Limerick to celebrate links with former French president MacMahon

Mike Dwane


Mike Dwane

At the Chateau de Sully, seat of the French MacMahons, were Catherine Toomey; Charlotte, sister to the Duchesse de Magenta; Michael Kavanagh; Mary and Frank Prendergast; The Duchesse de Magenta; Prof Noel Mulcahy; Caroline Mulcahy; Pat O Cinneide and Sean Toomey
SOME of Limerick’s most illustrious Wild Geese could be set for a return during next year’s City of Culture celebrations.

SOME of Limerick’s most illustrious Wild Geese could be set for a return during next year’s City of Culture celebrations.

Prof Noel Mulcahy, a former vice-president of the University of Limerick, said that while distinguished Irish-Americans like JFK were rightly feted, the Irish diaspora who made their mark closer to home were “often overlooked”.

Few can have had as distinguished a career as Marshal Maurice MacMahon, a French military hero and president of the Third Republic during the 1870s.

His grandfather had emigrated from Limerick in the early 18th century when the MacMahons of Clare - descendants of Brian Boru - were dispossessed after the Williamite wars. MacMahon’s ancestors lived around present-day Dooradoyle for a period after the Treaty of Limerick.

Prof Mulcahy and former Labour TD Frank Prendergast were among a group from Limerick recently entertained by the Duchesse de Magenta at the French MacMahons family seat, the Chateau de Sully.

“Imagine a duchess walking down the driveway of the third largest chateau in France to open the main gate and welcome us,” said Prof Mulcahy. The Limerick group had been on a Rhone cruise before taking a detour to the chateau, which lies in the heart of Burgundy.

It was Marshal MacMahon’s grandfather who first took up residence in the Chateau de Sully when he married a French noblewoman.

But the title of Duc de Magenta was earned by the marshal himself on the battlefield and has been passed on to his descendants ever since. MacMahon had commanded the French Foreign Legion, led campaigns in the Crimea and Italy and served as governor of Algeria. He was recalled from North Africa when the Prussians invaded France in 1870 but his ragtag army was defeated and MacMahon captured and interned. MacMahon is also remembered as the man who led the military force which crushed the Paris Commune. He served as president of France from 1874 to 1879 and has streets and avenues named after him in cities and towns all over the French-speaking world.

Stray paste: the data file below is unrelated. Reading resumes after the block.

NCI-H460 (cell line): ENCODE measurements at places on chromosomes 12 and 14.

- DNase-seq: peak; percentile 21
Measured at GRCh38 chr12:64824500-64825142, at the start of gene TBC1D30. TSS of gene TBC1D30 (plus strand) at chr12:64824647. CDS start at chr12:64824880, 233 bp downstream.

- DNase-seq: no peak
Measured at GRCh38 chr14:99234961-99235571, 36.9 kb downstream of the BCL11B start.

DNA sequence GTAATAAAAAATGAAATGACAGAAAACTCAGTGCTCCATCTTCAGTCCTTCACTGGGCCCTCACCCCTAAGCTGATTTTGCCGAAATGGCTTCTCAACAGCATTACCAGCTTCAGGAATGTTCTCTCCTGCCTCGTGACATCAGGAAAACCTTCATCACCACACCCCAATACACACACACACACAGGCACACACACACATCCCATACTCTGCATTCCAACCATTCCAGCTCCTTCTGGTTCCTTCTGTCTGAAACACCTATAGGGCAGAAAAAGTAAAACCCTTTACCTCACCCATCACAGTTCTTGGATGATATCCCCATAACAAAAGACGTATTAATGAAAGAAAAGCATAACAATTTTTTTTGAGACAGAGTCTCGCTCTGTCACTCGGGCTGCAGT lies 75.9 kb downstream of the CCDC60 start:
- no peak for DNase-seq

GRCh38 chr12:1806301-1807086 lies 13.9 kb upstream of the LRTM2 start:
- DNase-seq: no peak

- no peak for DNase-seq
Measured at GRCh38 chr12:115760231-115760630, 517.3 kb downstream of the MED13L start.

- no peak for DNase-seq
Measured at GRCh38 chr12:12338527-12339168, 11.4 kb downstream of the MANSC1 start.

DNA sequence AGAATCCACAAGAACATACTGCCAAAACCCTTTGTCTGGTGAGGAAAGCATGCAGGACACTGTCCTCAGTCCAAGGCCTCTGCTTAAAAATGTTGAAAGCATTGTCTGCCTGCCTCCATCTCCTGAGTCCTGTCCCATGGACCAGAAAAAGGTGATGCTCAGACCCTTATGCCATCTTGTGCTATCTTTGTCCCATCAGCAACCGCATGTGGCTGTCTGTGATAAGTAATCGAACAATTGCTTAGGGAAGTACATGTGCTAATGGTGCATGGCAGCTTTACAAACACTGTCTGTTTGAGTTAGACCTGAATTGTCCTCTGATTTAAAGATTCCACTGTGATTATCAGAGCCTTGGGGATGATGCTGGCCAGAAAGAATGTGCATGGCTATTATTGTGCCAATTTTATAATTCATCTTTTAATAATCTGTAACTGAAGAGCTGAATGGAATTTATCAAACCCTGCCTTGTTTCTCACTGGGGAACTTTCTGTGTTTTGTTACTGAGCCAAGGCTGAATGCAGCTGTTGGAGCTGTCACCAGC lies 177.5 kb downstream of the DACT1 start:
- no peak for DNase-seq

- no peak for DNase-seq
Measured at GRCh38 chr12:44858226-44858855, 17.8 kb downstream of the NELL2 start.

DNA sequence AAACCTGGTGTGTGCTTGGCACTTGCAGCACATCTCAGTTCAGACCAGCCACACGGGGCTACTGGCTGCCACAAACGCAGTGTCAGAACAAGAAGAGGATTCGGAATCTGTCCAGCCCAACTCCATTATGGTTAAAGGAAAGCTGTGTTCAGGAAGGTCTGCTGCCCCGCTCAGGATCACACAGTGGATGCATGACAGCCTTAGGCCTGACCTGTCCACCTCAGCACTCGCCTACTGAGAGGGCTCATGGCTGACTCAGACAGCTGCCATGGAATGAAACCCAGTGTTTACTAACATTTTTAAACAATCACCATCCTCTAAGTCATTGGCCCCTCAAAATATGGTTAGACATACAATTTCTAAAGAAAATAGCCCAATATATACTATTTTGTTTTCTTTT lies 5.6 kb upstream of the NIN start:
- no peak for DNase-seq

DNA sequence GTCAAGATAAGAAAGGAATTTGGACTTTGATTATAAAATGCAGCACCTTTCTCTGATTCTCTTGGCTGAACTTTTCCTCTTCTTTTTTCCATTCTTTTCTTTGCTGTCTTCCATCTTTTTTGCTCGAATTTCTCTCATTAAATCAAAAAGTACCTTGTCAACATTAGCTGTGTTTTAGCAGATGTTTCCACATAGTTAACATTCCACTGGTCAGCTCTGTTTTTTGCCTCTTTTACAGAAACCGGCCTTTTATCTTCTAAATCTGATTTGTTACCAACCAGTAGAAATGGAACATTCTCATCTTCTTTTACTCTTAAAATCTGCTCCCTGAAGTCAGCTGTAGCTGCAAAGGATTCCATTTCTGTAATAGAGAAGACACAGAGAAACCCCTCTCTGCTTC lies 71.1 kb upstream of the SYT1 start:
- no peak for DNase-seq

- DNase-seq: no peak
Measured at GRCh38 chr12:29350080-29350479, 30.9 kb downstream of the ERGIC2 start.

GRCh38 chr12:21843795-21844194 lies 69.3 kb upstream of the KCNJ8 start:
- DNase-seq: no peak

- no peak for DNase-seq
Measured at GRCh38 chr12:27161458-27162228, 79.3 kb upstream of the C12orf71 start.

Prof Mulcahy said it was odd that the people of Limerick felt such a great connection with “our American presidential cousins” when somebody like MacMahon had relations who could be directly traced back to the Siege of Limerick.

“During our visit, we gave Duchesse Amelie a greeting letter from Mayor Kathleen Leddin on behalf of the Corporation. As a result our group hopes that the duchess and the young duke will visit Limerick next year for our Year of Culture,” Prof Mulcahy.

It is hoped that the French MacMahons will have a reunion with their Limerick cousins during the visit.

Prof Mulcahy recalled that the duke’s late father Philippe had visited Limerick during the Treaty 300 celebrations and had been awarded an honorary doctorate at UL.

“He invited us to visit the chateau. It took us 23 years to make that visit and while Philippe has passed on, we are delighted his wife the duchess and the young duke Maurice are with us,” Prof Mulcahy said.

To seal the friendship, the Limerick group were presented with a few bottles of “the very special but very expensive Puligny Montrachet” produced at the chateau, “including one bottle, 1991 vintage, the year we commemorated the Treaty of Limerick”.